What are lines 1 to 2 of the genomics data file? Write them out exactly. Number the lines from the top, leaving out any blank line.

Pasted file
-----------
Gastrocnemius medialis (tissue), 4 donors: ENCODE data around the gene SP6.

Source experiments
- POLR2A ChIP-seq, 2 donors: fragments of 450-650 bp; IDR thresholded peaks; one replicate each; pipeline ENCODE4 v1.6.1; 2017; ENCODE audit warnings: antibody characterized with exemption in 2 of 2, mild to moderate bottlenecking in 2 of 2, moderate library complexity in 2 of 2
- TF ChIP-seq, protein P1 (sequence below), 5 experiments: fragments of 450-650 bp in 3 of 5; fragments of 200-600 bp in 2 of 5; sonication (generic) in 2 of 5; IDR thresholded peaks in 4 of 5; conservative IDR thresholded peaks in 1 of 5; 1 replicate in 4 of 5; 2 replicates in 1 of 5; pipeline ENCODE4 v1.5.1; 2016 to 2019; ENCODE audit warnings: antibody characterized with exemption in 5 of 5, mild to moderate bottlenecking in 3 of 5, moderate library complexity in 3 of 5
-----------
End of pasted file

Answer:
Gastrocnemius medialis (tissue), 4 donors: ENCODE data around the gene SP6.

Source experiments